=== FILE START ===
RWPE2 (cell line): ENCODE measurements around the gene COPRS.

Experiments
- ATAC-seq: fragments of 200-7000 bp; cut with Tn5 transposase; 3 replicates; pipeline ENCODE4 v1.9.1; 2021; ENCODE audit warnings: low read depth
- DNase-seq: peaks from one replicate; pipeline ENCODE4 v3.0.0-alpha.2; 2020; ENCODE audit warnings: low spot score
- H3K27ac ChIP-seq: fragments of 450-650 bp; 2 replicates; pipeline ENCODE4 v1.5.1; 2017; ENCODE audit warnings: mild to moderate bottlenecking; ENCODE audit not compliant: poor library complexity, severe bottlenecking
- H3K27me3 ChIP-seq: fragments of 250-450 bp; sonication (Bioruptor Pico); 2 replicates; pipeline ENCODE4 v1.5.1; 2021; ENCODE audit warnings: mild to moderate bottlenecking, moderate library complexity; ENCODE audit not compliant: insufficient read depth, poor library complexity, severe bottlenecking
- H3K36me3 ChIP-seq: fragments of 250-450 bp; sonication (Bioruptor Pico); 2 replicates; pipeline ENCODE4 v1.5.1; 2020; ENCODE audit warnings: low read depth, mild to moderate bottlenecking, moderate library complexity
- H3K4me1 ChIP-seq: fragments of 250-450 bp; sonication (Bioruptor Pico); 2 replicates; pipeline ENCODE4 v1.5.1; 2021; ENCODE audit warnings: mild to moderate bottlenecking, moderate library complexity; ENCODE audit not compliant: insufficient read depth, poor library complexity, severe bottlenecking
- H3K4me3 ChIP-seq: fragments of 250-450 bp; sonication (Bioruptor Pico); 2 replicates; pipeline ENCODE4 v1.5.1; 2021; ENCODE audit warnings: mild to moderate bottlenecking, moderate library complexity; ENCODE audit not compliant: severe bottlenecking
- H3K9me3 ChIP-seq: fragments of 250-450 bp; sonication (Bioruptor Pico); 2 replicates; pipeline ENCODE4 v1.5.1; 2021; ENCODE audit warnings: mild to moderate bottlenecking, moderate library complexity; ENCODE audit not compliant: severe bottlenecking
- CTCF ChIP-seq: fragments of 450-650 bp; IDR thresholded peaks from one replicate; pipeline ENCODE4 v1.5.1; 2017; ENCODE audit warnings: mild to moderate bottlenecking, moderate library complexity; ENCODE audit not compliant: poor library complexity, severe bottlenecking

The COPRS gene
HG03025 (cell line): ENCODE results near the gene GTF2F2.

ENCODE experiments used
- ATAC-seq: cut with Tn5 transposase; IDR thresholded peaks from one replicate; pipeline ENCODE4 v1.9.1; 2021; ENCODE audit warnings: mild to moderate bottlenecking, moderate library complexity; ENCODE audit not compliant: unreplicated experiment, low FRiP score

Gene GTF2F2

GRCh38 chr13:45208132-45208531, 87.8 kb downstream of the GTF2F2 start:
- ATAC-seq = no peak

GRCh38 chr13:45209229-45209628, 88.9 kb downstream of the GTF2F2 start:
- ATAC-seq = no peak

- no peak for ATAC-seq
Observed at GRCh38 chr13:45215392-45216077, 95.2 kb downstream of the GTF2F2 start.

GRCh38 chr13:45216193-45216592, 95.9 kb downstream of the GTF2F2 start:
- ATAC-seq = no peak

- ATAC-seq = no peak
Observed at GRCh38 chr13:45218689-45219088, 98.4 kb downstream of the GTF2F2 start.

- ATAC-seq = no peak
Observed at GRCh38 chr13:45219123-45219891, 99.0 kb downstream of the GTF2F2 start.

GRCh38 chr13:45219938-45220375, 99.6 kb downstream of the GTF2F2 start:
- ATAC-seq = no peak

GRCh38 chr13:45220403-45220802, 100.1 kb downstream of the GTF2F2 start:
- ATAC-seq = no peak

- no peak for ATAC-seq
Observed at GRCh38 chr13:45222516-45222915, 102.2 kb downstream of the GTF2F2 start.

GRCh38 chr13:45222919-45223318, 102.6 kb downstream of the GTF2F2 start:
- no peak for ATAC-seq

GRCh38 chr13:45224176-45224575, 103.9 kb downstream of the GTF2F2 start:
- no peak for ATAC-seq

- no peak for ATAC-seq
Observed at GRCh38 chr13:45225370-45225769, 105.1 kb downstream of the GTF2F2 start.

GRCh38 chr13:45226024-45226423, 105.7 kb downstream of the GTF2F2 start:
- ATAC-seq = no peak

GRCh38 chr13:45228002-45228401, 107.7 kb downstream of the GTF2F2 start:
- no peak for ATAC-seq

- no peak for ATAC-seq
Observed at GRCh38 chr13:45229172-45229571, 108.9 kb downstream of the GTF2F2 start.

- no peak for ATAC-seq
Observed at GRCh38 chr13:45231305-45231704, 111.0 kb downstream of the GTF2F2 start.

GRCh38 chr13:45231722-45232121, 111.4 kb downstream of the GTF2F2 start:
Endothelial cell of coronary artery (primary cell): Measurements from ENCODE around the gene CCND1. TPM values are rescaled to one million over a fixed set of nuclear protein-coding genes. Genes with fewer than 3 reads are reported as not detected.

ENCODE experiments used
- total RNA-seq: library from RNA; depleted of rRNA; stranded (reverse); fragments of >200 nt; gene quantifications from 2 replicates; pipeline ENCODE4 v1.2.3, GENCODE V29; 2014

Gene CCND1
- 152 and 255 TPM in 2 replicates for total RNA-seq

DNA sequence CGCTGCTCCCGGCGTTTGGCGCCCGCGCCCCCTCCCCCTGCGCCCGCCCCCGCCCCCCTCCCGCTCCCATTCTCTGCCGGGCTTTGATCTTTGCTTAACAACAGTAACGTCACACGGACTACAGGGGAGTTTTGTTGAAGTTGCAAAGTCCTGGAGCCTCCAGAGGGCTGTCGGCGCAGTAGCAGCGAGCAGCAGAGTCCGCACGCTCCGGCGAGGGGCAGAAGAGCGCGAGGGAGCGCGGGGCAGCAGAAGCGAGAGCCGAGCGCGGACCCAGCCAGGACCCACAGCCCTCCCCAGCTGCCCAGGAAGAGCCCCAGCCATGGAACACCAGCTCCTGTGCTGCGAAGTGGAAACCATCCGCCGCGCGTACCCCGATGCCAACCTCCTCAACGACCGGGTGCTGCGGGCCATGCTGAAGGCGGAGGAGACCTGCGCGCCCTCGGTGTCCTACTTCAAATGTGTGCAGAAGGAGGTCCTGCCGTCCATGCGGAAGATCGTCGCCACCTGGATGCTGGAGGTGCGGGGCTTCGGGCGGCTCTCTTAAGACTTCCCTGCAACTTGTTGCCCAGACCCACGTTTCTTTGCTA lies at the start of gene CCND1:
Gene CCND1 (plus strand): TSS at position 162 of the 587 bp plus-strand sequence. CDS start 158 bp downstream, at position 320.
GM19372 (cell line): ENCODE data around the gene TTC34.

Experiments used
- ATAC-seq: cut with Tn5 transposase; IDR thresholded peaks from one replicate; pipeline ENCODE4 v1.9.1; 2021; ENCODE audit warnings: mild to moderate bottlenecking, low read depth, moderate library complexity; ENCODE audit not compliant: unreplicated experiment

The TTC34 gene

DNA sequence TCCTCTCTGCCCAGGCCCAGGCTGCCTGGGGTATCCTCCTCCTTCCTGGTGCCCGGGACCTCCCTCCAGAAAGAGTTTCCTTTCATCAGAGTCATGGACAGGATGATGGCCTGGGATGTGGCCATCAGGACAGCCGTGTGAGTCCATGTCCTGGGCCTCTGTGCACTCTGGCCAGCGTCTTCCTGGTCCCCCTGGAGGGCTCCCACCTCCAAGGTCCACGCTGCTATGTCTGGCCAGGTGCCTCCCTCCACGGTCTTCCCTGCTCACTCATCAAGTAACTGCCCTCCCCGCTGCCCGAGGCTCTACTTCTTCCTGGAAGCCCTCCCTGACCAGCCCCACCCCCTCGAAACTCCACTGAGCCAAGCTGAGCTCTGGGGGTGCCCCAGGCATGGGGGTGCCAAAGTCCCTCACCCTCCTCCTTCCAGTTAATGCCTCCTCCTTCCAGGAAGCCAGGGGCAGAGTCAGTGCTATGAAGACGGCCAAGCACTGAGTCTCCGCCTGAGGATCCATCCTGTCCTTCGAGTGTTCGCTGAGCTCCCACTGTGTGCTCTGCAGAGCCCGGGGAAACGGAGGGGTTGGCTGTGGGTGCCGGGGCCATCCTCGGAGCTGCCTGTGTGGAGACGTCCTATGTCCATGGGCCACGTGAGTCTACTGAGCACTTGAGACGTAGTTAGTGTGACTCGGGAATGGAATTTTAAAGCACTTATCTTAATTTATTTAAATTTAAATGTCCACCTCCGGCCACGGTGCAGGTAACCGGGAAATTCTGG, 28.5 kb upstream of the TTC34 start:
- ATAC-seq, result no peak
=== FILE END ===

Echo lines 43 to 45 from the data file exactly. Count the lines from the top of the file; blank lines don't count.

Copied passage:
GRCh38 chr13:45228002-45228401, 107.7 kb downstream of the GTF2F2 start:
- no peak for ATAC-seq

- no peak for ATAC-seq